Let’s move over to another biblical character who was well known and useful unlike Eutychus. In (1 Kings 19:19-21), Elijah (a type of Christ) calls Elisha (a type of you and me). This story is significant as it typifies Christ’s call to you and me to be His disciples. “So he departed from there, and found Elisha the son of Shaphat, who was plowing, with twelve yoke of oxen before him, and he was with the twelfth. Elijah passed by him and cast his mantle upon him.  And he left the oxen, and ran after Elijah, and said, “Let me kiss my father and my mother, and then I will follow you.” And he said to him, “Go back again; for what have I done to you?”  And he returned from following him, and took the yoke of oxen, and slew them, and boiled their flesh with the yokes of the oxen, and gave it to the people, and they ate. Then he arose and went after Elijah, and ministered to him.

We see here, that Elisha receives the call to follow Elijah, just as the apostles and we receive the call to follow Jesus.  Instinctively knowing the implications of such a calling, there are first the excuses of duty to be performed that are given by Elisha. But finally when he is finished with his niceties, he does something very remarkable that would serve us well to emulate.  He takes his oxen and kills them and then cooks them using the wooden yoke of the plow as fuel and distributes the food to all. What is remarkable is that the oxen and the wooden plow were symbols of his trade and livelihood as a farmer.  By putting and end to them, he was burning his bridges behind him, leaving himself no option to return to his earthly pursuits.  He was preparing to answer the call of Christ in a way that would be permanent.  There would be no turning back and no sitting on the edge. It was all or nothing, as the song goes, the world behind me, the cross before me.  Because of his genuine discipleship which was learned and lived in the centre (and not the edge) of God’s will, his commitment was total and he became a useful instrument of God.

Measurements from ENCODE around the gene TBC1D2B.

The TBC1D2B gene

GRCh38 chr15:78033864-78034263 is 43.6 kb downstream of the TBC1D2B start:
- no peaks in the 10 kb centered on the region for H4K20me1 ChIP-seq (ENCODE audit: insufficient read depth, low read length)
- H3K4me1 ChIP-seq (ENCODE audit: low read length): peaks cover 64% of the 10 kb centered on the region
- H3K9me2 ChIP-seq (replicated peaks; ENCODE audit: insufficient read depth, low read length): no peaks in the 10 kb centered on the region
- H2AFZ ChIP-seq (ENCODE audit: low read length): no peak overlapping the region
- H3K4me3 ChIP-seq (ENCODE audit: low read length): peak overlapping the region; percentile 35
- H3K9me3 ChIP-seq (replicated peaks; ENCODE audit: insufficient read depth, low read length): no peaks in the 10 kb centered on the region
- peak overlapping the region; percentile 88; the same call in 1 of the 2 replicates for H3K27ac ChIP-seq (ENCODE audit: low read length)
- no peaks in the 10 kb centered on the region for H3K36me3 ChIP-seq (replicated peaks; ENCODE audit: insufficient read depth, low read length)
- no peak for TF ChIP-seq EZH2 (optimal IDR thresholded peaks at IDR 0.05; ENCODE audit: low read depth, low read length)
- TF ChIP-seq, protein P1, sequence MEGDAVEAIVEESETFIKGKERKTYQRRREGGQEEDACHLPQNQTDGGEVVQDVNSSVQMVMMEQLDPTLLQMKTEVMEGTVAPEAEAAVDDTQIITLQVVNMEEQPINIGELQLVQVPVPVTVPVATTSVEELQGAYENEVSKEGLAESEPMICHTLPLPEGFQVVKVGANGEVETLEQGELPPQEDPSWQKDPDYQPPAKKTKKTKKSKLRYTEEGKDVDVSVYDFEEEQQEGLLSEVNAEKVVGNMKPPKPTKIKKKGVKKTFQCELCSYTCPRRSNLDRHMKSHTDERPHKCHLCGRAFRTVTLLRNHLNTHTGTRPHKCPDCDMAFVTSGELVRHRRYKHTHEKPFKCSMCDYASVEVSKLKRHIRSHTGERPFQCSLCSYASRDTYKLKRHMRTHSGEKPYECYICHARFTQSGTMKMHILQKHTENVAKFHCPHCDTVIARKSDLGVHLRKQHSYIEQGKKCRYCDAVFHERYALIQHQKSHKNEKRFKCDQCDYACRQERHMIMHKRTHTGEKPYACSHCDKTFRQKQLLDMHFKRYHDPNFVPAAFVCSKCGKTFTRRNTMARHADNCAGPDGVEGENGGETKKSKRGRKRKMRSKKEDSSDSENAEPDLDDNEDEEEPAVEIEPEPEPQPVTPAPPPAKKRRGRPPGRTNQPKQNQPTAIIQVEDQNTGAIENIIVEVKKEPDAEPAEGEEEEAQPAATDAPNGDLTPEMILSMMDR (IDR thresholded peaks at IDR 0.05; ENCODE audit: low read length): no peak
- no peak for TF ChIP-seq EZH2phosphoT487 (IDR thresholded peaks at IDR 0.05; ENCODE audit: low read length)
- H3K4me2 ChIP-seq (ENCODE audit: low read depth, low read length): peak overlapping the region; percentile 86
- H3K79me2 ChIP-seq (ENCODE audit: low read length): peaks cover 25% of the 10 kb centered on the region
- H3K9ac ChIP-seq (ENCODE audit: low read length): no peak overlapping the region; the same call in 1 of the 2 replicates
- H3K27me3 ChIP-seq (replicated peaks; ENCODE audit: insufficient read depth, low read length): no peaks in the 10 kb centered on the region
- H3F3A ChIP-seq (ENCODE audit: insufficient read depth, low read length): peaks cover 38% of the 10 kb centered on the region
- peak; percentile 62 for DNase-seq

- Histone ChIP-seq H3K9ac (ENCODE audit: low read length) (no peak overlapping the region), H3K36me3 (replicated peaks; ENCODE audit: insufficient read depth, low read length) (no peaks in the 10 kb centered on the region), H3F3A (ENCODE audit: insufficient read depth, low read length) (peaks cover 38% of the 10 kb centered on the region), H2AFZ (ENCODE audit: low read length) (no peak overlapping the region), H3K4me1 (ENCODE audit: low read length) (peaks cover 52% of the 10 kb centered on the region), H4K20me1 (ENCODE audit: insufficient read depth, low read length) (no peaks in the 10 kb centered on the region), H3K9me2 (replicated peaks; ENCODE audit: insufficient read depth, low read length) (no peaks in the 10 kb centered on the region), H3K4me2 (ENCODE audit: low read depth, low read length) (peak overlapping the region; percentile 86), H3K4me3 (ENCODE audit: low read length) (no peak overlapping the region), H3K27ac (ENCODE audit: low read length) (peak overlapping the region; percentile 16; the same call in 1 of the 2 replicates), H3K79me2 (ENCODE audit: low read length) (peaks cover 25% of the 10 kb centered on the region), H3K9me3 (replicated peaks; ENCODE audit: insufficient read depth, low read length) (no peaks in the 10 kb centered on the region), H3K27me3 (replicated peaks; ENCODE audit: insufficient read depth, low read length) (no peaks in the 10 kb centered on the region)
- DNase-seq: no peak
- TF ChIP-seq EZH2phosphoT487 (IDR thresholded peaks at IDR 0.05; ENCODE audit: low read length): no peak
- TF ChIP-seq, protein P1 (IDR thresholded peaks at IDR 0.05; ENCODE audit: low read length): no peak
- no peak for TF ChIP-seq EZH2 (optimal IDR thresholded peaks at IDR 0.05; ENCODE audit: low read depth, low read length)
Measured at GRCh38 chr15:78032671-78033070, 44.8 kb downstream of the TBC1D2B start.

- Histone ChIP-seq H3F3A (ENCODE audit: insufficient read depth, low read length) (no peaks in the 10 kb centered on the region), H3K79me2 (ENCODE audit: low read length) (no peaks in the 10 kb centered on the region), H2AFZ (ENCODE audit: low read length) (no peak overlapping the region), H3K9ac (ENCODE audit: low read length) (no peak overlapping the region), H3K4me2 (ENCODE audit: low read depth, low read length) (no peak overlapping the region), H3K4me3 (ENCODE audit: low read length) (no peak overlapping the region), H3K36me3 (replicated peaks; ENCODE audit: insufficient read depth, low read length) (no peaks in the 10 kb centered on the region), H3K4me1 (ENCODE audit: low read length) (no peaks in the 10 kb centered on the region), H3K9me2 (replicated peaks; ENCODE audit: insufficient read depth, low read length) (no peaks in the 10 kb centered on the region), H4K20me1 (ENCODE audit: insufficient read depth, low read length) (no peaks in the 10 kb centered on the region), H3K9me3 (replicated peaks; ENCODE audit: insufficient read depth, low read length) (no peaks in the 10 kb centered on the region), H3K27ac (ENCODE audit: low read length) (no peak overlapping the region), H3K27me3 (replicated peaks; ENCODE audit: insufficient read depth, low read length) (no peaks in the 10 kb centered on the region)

Have I burned my bridges with regard to the world and forsaken all to follow Christ?  As genuine Christians, we should be “testing” all that we do and say in the light of the Judgment Seat of Christ.  Will the life that I am presently living as a Christian, and the ministry that I am undertaking for God, be able to stand up in the face of Christ on that day, or will it be burnt up as useless wood, hay and stubble.  [It is interesting to note that St. Augustine in his Enchiridion Ch. 68 refers to wood, hay & stubble as an attachment to worldly things that will be burnt up]. Am I in the centre of God’s will, abiding in Him, walking in the Spirit, thus available as a useful instrument to Him?  Or am I like Lot (the carnal Christian), whose compromise with the world caused him to live on the edge (Gen 13:10-11) of Sodom & Gomorrah and would have been destroyed except for the mercy of God who directed his escape as by fire (1 Cor 3:15).

Coming back to the story of Eutychus, there is still hope for the backslider and the fence-sitter.  As Acts 20:10 states, Paul went down and embraced him (prayed for him in faith) and said: “Do not be alarmed, for his life is still in him”.  Just as Eutychus escaped the jaws of death (by God’s mercy and grace), the backslider too is still loved and wooed by God who is always merciful, patient and long-suffering towards us.  The indwelling Holy Spirit will never be taken away (Eph 1:13). Further, He has promised, a bruised reed I will not break, and a dimly lit wick I will not put out (Isa 42:3). In short, if you are a fence-sitter, or lived on the edge and have fallen, He promises, that if you will confess your sin, He will forgive you and cleanse you from all unrighteousness (1 John 1:9). So like the prodigal that we all are, by faith, let us rise up beloved, and return to the Shepherd and Guardian of our souls (1 Pet 2:25).

4 thoughts on “Living on the Edge